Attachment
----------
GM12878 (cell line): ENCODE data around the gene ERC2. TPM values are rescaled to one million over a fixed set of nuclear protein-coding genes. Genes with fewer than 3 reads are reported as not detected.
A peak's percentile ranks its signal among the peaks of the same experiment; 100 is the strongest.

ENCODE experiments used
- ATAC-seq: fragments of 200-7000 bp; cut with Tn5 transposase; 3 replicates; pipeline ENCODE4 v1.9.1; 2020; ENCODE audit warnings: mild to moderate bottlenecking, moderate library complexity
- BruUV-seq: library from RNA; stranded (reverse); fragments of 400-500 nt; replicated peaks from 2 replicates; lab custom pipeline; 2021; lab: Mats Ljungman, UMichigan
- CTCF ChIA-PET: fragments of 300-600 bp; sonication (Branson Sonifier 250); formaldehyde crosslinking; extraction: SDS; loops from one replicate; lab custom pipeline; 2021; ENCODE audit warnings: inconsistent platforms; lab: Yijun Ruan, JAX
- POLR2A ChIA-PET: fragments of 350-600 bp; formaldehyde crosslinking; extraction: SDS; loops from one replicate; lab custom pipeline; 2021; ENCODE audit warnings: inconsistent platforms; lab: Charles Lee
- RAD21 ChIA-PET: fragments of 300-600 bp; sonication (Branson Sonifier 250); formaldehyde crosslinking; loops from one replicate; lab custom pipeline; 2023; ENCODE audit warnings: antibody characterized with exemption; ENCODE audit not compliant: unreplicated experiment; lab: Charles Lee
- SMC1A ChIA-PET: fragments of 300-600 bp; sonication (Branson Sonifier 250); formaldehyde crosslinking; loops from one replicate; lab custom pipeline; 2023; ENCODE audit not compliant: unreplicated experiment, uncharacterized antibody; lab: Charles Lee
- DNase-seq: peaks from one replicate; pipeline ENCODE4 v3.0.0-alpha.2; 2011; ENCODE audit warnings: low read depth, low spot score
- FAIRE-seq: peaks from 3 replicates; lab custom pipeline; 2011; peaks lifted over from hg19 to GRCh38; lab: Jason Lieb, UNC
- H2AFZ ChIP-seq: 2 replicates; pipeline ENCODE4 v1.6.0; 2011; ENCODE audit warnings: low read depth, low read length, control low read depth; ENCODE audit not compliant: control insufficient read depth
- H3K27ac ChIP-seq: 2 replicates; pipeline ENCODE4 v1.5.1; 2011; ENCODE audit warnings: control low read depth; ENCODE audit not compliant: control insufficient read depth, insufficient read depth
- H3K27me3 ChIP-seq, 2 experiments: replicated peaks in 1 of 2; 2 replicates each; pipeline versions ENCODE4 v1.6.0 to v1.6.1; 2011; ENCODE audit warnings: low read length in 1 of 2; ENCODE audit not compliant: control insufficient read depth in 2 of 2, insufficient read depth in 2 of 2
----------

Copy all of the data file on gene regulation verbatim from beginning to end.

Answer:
GM12878 (cell line): ENCODE data around the gene ERC2. TPM values are rescaled to one million over a fixed set of nuclear protein-coding genes. Genes with fewer than 3 reads are reported as not detected.
A peak's percentile ranks its signal among the peaks of the same experiment; 100 is the strongest.

ENCODE experiments used
- ATAC-seq: fragments of 200-7000 bp; cut with Tn5 transposase; 3 replicates; pipeline ENCODE4 v1.9.1; 2020; ENCODE audit warnings: mild to moderate bottlenecking, moderate library complexity
- BruUV-seq: library from RNA; stranded (reverse); fragments of 400-500 nt; replicated peaks from 2 replicates; lab custom pipeline; 2021; lab: Mats Ljungman, UMichigan
- CTCF ChIA-PET: fragments of 300-600 bp; sonication (Branson Sonifier 250); formaldehyde crosslinking; extraction: SDS; loops from one replicate; lab custom pipeline; 2021; ENCODE audit warnings: inconsistent platforms; lab: Yijun Ruan, JAX
- POLR2A ChIA-PET: fragments of 350-600 bp; formaldehyde crosslinking; extraction: SDS; loops from one replicate; lab custom pipeline; 2021; ENCODE audit warnings: inconsistent platforms; lab: Charles Lee
- RAD21 ChIA-PET: fragments of 300-600 bp; sonication (Branson Sonifier 250); formaldehyde crosslinking; loops from one replicate; lab custom pipeline; 2023; ENCODE audit warnings: antibody characterized with exemption; ENCODE audit not compliant: unreplicated experiment; lab: Charles Lee
- SMC1A ChIA-PET: fragments of 300-600 bp; sonication (Branson Sonifier 250); formaldehyde crosslinking; loops from one replicate; lab custom pipeline; 2023; ENCODE audit not compliant: unreplicated experiment, uncharacterized antibody; lab: Charles Lee
- DNase-seq: peaks from one replicate; pipeline ENCODE4 v3.0.0-alpha.2; 2011; ENCODE audit warnings: low read depth, low spot score
- FAIRE-seq: peaks from 3 replicates; lab custom pipeline; 2011; peaks lifted over from hg19 to GRCh38; lab: Jason Lieb, UNC
- H2AFZ ChIP-seq: 2 replicates; pipeline ENCODE4 v1.6.0; 2011; ENCODE audit warnings: low read depth, low read length, control low read depth; ENCODE audit not compliant: control insufficient read depth
- H3K27ac ChIP-seq: 2 replicates; pipeline ENCODE4 v1.5.1; 2011; ENCODE audit warnings: control low read depth; ENCODE audit not compliant: control insufficient read depth, insufficient read depth
- H3K27me3 ChIP-seq, 2 experiments: replicated peaks in 1 of 2; 2 replicates each; pipeline versions ENCODE4 v1.6.0 to v1.6.1; 2011; ENCODE audit warnings: low read length in 1 of 2; ENCODE audit not compliant: control insufficient read depth in 2 of 2, insufficient read depth in 2 of 2